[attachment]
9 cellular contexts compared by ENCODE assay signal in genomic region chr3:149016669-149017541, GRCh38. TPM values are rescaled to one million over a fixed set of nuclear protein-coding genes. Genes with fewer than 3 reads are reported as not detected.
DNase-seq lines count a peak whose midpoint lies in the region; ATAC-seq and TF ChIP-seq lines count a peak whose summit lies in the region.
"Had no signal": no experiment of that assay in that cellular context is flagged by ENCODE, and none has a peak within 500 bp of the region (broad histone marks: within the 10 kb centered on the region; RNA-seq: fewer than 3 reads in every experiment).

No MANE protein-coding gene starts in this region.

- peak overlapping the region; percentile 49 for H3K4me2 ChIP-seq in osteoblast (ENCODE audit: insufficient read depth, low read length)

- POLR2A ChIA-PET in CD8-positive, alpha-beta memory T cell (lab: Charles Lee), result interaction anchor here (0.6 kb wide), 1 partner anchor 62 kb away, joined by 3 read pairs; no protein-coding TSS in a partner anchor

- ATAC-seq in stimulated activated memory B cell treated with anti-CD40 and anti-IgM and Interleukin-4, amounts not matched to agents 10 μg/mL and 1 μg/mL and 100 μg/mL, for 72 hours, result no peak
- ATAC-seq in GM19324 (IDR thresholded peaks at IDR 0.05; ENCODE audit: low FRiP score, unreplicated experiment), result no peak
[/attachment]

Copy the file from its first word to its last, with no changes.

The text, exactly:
9 cellular contexts compared by ENCODE assay signal in genomic region chr3:149016669-149017541, GRCh38. TPM values are rescaled to one million over a fixed set of nuclear protein-coding genes. Genes with fewer than 3 reads are reported as not detected.
DNase-seq lines count a peak whose midpoint lies in the region; ATAC-seq and TF ChIP-seq lines count a peak whose summit lies in the region.
"Had no signal": no experiment of that assay in that cellular context is flagged by ENCODE, and none has a peak within 500 bp of the region (broad histone marks: within the 10 kb centered on the region; RNA-seq: fewer than 3 reads in every experiment).

No MANE protein-coding gene starts in this region.

- peak overlapping the region; percentile 49 for H3K4me2 ChIP-seq in osteoblast (ENCODE audit: insufficient read depth, low read length)

- POLR2A ChIA-PET in CD8-positive, alpha-beta memory T cell (lab: Charles Lee), result interaction anchor here (0.6 kb wide), 1 partner anchor 62 kb away, joined by 3 read pairs; no protein-coding TSS in a partner anchor

- ATAC-seq in stimulated activated memory B cell treated with anti-CD40 and anti-IgM and Interleukin-4, amounts not matched to agents 10 μg/mL and 1 μg/mL and 100 μg/mL, for 72 hours, result no peak
- ATAC-seq in GM19324 (IDR thresholded peaks at IDR 0.05; ENCODE audit: low FRiP score, unreplicated experiment), result no peak